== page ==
Just as sex is the glue in a marriage/ltr, sharing intimacy with another person creates an intimacy with that other person. People are the products of their habits and environments. Habits create an association. Think Pavlov. Husband or wife goes off to sex another person, becomes close to that other person. They start to want to be around that other person and share feelings/secrets with them. This is inherently divisive to the marriage. People aren’t androids, nor are they goats.
    I’ve known many people in “open” marriages and (sorry, just being honest) once a spouse is willing to share it usually means they have less of an interest in their spouse than they have in getting a potential piece of tail on the side. I’ve seen lots of Lifestyle people in “open marriages” falling in love with the other person and leaving their spouses.

  16. Sorry for the triple post, but just to add a bit more regarding this portion: “I 100% agree that the children need to come first…at no point should someone’s affair break up a marriage or take resources away from the offspring.”
    Sharing intimacy with another person is going to leave a mark.
    The relationship is not going to be the same in the home, regardless of whether or not the person “comes home at night” to his/her family. Outside intimacy leaves a mark just as continuous significant deception would also leave a mark. It’s like inviting poison into the body…with the rationale that a little bit of poison doesn’t hurt.

  17. @Liz

    Ok, I see where you’re coming from now. I don’t agree or condone what the people in your examples did…in my mind, they lack a strong sense of loyalty, or maybe have a undeveloped moral backbone. The person you are married to comes first. Always. The only time they shouldn’t is if they are abusive, in which case you need to get away from them.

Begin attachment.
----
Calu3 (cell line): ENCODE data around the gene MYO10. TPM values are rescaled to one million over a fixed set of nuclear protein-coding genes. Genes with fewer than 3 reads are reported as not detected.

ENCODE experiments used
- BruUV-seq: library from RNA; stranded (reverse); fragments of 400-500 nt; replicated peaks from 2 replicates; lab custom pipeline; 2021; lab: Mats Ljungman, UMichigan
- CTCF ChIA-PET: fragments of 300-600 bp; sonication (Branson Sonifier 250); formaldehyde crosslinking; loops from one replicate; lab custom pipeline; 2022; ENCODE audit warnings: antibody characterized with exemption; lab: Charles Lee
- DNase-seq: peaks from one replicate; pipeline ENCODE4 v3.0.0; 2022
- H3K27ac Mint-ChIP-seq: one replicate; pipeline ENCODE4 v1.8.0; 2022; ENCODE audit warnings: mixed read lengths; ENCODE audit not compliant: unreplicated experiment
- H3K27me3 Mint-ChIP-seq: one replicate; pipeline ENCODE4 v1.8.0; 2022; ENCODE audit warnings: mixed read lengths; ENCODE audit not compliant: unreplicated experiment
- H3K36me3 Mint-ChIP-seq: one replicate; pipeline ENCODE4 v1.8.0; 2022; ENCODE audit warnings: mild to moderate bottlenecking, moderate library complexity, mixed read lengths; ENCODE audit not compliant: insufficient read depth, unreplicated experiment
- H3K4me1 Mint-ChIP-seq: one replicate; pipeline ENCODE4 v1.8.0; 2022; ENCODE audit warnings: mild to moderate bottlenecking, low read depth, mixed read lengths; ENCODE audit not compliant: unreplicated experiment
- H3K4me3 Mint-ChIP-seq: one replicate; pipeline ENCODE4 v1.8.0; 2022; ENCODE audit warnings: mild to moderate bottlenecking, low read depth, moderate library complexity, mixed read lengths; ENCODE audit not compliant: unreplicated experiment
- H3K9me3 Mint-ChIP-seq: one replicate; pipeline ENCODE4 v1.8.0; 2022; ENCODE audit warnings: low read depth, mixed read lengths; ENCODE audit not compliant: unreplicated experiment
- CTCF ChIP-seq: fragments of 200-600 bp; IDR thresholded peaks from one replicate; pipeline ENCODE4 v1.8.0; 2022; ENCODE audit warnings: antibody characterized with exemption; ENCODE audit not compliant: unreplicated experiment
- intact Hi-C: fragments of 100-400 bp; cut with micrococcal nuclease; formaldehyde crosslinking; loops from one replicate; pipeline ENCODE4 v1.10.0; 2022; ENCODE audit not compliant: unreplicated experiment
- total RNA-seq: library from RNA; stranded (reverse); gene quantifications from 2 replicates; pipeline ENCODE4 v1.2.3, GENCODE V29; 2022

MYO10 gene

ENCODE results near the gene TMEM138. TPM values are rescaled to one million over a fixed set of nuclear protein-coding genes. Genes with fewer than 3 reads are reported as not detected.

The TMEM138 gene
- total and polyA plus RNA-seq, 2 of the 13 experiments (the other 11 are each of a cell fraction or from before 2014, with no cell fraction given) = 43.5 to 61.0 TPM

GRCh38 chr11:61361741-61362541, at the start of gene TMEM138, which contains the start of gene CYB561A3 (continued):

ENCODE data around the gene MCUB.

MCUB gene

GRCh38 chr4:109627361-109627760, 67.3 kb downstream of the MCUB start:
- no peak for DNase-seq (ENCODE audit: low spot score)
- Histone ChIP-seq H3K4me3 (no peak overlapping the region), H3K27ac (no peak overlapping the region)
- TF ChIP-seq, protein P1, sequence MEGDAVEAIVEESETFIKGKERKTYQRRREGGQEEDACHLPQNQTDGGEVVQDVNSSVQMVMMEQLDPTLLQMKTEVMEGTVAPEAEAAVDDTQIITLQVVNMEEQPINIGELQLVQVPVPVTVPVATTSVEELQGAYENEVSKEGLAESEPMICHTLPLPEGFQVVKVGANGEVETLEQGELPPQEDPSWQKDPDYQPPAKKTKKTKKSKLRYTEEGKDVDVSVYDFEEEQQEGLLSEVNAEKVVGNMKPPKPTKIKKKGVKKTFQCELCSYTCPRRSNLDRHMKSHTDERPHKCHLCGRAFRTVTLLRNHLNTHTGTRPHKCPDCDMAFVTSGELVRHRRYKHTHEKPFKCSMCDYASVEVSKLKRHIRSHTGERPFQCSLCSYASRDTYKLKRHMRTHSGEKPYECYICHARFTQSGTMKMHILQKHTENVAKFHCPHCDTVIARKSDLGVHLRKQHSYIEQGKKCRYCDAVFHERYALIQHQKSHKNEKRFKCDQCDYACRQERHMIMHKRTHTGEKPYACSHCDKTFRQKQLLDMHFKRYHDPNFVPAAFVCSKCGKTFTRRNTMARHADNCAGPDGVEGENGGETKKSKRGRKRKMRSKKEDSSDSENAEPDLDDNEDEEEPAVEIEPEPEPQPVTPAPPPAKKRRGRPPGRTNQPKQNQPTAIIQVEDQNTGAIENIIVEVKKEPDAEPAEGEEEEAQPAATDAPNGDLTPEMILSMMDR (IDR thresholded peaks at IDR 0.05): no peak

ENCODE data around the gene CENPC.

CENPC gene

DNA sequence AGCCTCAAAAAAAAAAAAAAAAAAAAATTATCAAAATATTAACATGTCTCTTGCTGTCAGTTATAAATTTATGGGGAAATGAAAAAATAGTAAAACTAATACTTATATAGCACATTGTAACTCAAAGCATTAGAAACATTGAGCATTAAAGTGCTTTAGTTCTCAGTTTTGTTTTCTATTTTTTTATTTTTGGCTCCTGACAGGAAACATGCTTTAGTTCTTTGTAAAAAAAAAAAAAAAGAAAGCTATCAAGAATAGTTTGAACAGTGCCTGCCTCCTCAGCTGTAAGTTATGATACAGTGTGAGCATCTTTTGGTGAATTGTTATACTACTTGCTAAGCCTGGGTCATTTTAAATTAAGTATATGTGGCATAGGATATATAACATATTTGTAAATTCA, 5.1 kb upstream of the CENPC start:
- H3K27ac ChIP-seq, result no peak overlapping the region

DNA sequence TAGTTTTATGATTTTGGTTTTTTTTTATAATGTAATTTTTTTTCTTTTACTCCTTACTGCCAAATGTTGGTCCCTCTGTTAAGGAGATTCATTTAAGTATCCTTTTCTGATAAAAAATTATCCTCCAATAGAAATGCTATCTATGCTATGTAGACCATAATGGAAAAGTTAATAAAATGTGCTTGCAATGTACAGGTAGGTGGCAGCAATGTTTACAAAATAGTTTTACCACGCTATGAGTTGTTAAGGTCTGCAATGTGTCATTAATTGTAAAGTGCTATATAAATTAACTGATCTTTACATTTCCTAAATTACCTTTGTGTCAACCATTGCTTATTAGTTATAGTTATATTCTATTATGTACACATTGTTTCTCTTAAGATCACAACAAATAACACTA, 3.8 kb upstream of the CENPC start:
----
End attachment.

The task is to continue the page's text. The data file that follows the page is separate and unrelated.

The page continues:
Mistresses or studs should *not* get the majority of your time. They should *not* get your resources, whether this is money, gifts, living quarters, etc. The two of you should take precautions to avoid illegitimate births, and use protection/abstain from sex outside your arrangement to ensure no STDs affect anyone in the relationship.

    And most of all, you shouldn’t ever expect the married spouse to leave their marriage, and the stud/mistress should make it very clear that they will not accept a committed relationship from said spouse. I agree that most people would probably not be able to do this…they would “fall in love” rather than just acknowledge love in a rational way. But for those who *can* function as such, I see no reason they should not.

  18. “Do you believe this to be the case with affairs that are not deceptive, too?”
    Yes. Intimacy with another person outside one’s marriage is inherently divisive whether open or deceptive. It’s just different levels of divisive.
    Chemical (endorphines, dopamine, whatever feel good chemical releases associated with sex), behavioral, emotional ‘fixes’ from others rather than one’s spouse are divisive to the relationship with one’s spouse. That’s best case. Wore case, this still applies but one begins to associate bad feelings with one’s spouse and good feelings with the person he/she is having sex with outside the marriage. Because one is real life (bills, kids, real problems to include deaths in the family, sickness, job loss, ect), the other isn’t (just “fun”).
    A stable and successful, happy marriage needs the ‘good feeling’ bonds to get through the (often not good, being real life) realities. Or the marriage goes into decline and “little things” build. No one having great sex argues over the toothpaste. And if you’re getting great sex outside the marriage and only share kids and associated problems you’re sitting the middle of a train wreck in progress. Arguments over small things are a symptom, the problem is real shared intimacy is lacking (again, it’s like taking poison over time).

  19. Hmm, that’s a good point. Humans, just like any other animal, will naturally seek to extend their times of pleasure/eustress and decrease their times of pain/distress. I can see how someone without a strong sense of honor would become overly enamored of their stud/mistress and less so of their spouse/”real” life.